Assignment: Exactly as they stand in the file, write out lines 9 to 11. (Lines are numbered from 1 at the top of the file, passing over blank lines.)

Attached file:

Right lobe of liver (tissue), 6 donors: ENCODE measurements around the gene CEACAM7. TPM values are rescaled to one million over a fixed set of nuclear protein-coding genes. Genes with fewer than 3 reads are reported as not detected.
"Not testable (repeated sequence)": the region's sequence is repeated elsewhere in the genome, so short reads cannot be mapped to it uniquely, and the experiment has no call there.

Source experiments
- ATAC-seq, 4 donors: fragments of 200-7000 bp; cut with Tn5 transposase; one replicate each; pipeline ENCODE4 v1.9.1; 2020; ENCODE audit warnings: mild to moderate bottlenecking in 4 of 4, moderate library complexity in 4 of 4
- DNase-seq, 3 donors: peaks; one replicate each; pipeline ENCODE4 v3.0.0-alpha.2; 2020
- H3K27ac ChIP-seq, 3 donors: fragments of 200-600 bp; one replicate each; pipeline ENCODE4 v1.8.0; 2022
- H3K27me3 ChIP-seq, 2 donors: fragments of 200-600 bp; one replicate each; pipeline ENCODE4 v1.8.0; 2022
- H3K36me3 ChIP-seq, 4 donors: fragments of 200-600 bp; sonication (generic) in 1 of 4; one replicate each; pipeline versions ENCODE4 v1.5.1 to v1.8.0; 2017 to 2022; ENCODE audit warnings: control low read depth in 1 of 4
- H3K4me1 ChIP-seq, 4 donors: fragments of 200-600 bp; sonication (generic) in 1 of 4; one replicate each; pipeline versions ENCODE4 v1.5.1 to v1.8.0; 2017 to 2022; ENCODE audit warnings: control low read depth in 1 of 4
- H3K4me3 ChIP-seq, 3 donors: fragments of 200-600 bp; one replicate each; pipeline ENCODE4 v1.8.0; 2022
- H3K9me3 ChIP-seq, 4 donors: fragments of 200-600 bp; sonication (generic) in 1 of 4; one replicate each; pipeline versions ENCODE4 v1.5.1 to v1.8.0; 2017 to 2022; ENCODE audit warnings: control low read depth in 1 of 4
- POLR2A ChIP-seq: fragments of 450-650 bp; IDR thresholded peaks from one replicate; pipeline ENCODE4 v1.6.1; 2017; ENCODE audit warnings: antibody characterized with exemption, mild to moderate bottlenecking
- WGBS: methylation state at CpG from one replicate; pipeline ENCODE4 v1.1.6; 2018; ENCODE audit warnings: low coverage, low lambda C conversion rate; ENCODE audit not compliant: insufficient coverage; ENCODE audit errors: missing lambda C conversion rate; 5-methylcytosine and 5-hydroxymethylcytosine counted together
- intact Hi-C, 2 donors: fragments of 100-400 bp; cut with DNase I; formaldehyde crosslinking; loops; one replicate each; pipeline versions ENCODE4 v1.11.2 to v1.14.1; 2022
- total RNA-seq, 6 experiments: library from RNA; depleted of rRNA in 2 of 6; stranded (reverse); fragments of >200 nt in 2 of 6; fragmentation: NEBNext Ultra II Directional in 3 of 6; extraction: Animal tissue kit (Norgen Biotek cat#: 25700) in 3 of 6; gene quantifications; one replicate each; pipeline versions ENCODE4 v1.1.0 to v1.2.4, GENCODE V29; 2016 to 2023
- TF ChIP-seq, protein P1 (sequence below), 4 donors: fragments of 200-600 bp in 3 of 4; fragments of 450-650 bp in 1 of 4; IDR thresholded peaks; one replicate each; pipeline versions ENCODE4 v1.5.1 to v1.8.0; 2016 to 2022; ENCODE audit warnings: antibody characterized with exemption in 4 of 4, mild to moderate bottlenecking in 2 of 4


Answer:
- H3K4me1 ChIP-seq, 4 donors: fragments of 200-600 bp; sonication (generic) in 1 of 4; one replicate each; pipeline versions ENCODE4 v1.5.1 to v1.8.0; 2017 to 2022; ENCODE audit warnings: control low read depth in 1 of 4
- H3K4me3 ChIP-seq, 3 donors: fragments of 200-600 bp; one replicate each; pipeline ENCODE4 v1.8.0; 2022
- H3K9me3 ChIP-seq, 4 donors: fragments of 200-600 bp; sonication (generic) in 1 of 4; one replicate each; pipeline versions ENCODE4 v1.5.1 to v1.8.0; 2017 to 2022; ENCODE audit warnings: control low read depth in 1 of 4